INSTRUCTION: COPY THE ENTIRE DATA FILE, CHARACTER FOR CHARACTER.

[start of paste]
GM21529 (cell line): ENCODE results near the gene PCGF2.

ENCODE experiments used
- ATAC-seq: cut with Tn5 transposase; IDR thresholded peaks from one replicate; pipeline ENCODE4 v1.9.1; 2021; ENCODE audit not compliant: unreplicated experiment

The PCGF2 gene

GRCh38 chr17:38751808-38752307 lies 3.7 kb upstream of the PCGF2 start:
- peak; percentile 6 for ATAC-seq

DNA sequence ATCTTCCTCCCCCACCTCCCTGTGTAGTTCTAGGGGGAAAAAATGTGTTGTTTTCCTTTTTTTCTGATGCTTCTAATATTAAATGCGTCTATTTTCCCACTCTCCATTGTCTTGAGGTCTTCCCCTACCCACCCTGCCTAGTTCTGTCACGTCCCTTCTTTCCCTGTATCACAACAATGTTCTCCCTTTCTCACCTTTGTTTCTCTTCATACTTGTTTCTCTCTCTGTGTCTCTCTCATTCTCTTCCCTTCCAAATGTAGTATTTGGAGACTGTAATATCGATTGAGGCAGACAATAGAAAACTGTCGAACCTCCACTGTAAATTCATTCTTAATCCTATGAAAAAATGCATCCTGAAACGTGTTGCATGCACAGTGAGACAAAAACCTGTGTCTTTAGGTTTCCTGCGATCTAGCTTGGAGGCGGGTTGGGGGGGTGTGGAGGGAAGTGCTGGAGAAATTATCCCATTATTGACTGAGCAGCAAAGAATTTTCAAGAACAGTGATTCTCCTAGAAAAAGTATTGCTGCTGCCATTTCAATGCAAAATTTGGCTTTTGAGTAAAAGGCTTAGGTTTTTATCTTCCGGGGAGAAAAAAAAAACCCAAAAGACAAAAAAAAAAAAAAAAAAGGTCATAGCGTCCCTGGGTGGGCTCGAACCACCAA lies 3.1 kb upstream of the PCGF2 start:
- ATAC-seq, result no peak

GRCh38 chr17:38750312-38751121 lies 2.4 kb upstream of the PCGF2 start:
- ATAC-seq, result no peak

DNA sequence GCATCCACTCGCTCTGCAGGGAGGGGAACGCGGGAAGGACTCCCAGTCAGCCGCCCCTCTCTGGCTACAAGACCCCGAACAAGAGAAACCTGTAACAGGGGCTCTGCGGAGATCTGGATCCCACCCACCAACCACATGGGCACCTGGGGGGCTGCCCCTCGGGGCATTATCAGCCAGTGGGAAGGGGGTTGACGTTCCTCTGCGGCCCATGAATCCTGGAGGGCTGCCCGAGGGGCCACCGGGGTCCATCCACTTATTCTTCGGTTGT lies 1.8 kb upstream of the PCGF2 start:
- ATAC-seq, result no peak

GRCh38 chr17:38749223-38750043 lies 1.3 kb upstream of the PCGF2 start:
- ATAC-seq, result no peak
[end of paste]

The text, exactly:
GM21529 (cell line): ENCODE results near the gene PCGF2.

ENCODE experiments used
- ATAC-seq: cut with Tn5 transposase; IDR thresholded peaks from one replicate; pipeline ENCODE4 v1.9.1; 2021; ENCODE audit not compliant: unreplicated experiment

The PCGF2 gene

GRCh38 chr17:38751808-38752307 lies 3.7 kb upstream of the PCGF2 start:
- peak; percentile 6 for ATAC-seq

DNA sequence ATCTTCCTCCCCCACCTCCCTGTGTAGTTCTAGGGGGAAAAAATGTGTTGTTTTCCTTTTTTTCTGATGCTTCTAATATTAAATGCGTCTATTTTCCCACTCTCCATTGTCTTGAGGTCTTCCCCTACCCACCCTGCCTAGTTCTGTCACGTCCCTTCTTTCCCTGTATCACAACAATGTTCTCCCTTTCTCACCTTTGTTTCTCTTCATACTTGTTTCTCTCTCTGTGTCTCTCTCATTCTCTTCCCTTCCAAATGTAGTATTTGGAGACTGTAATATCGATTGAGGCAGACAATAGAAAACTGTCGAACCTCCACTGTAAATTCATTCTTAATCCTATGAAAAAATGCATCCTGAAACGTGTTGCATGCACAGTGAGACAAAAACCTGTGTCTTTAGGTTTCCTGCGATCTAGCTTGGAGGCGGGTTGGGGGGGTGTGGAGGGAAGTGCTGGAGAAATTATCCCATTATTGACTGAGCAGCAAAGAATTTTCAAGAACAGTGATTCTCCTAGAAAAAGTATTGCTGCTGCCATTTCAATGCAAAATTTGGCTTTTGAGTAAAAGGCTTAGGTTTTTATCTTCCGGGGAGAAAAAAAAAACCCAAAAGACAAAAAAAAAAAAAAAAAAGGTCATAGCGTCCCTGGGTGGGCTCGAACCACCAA lies 3.1 kb upstream of the PCGF2 start:
- ATAC-seq, result no peak

GRCh38 chr17:38750312-38751121 lies 2.4 kb upstream of the PCGF2 start:
- ATAC-seq, result no peak

DNA sequence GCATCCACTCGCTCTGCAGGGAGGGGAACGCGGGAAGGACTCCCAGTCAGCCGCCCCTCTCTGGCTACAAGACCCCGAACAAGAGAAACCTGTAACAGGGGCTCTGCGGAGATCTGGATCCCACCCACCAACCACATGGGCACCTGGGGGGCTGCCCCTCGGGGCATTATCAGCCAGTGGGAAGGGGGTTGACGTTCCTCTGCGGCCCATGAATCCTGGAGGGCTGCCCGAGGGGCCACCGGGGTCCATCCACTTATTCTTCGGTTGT lies 1.8 kb upstream of the PCGF2 start:
- ATAC-seq, result no peak

GRCh38 chr17:38749223-38750043 lies 1.3 kb upstream of the PCGF2 start:
- ATAC-seq, result no peak